Welcome to Awakenings

Life IS history in the making. Every word we say, everything we do becomes history the moment it is said or done. Life void of memories leaves nothing but emptiness. For those who might consider history boring, think again: It is who we are, what we do and why we are here. We are certainly individuals in our thoughts and deeds but we all germinated from seeds planted long, long ago.

Wednesday, December 16, 2015

'Me and Mrs Jones'

For anyone who lived through 70s music, this next spotlight surely will bring back the memories. This was the era of the rise of disco but so much more, including funk, smooth jazz, jazz fusion, and soul, all of which remained popular throughout the decade. Of course, one cannot leave the 70s without the inclusion of rock and various rock subgenres. There were also Reggae Vibrations, the emergence of hip hop and always a generous share of pop.

Welcome into the spotlight...


Billy Paul featured on radio broadcasts in Philadelphia at age 11 and grew up in a household where jazz ruled

Billy Paul has been successfully performing for 50 years . He signed to Gamble Huff's new Philadelphia International Records and recorded 1972's 360 Degrees Of Billy Paul. The disc's high point, "Me and Mrs. Jones," was beyond huge, hitting number one and becoming a Grammy winner and one of the year's biggest hits. While Billy Paul never matched the success of that hit, he continued to churn out successful music for the rest of the decade and continues to perform around the world to this day.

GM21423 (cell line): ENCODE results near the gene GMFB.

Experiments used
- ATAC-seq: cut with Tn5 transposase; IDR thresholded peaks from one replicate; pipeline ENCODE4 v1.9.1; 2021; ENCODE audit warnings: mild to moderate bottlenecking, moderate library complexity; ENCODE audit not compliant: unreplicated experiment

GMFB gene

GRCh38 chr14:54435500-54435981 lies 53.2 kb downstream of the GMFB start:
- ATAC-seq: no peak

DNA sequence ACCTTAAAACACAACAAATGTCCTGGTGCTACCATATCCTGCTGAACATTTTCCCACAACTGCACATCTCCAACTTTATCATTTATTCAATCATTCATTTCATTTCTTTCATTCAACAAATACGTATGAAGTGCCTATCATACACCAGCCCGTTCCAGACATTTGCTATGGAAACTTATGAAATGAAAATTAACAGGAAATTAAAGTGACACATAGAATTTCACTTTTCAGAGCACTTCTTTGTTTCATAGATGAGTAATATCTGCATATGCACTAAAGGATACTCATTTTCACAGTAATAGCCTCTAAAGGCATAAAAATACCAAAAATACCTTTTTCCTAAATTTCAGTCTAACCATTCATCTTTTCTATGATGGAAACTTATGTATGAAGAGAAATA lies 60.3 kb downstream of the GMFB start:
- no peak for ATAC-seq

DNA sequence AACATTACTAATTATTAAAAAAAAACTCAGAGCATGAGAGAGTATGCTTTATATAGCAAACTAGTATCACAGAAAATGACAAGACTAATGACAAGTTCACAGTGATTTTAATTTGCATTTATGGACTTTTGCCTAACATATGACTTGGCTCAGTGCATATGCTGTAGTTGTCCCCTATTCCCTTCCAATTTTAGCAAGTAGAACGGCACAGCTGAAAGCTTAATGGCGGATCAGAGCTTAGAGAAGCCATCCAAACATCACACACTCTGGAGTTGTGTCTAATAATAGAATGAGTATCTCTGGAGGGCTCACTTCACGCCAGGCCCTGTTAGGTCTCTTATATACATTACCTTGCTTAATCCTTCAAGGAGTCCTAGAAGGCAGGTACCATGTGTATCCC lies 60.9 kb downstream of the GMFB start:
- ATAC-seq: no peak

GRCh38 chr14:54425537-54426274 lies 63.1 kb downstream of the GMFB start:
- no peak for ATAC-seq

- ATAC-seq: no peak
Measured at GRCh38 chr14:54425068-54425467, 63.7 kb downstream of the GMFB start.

On this day, December 16...

1972 Billy Paul started a three week run at No.1 on the US singles chart with 'Me and Mrs Jones', a No.12 hit in the UK. The song which describes an extramarital affair between a man and his lover, was later recorded by Michael Buble.

A Bit of Song Trivia...
This song is about marital infidelity. The couple meets at the same time and place every day, but must be careful not to arouse the suspicions of their partners. It's somewhat rare in the sense that it's told from the point of view of the people doing the cheating. Source: songfacts.com
A hint about this song's subject matter is cleverly "hidden" in its intro: the saxophone is playing the first line from a 1953 Doris Day hit entitled "Secret Love," which won the Oscar for Best Original Song (Day sang it in the movie Calamity Jane). Source: songfacts.com
1984 Various stars named their favorite party songs in music magazine Smash Hits...
 Morrissey picked 'What's The World', by James

 Siouxsie had 'Love Is The Drug' by Roxy Music

Robert Smith from The Cure picked 'Boogie Nights' by Heatwave

Andy Partridge from XTC picked 'Take Five' by Dave Brubeck

And the music goes on beating to the rhythm of the changing times...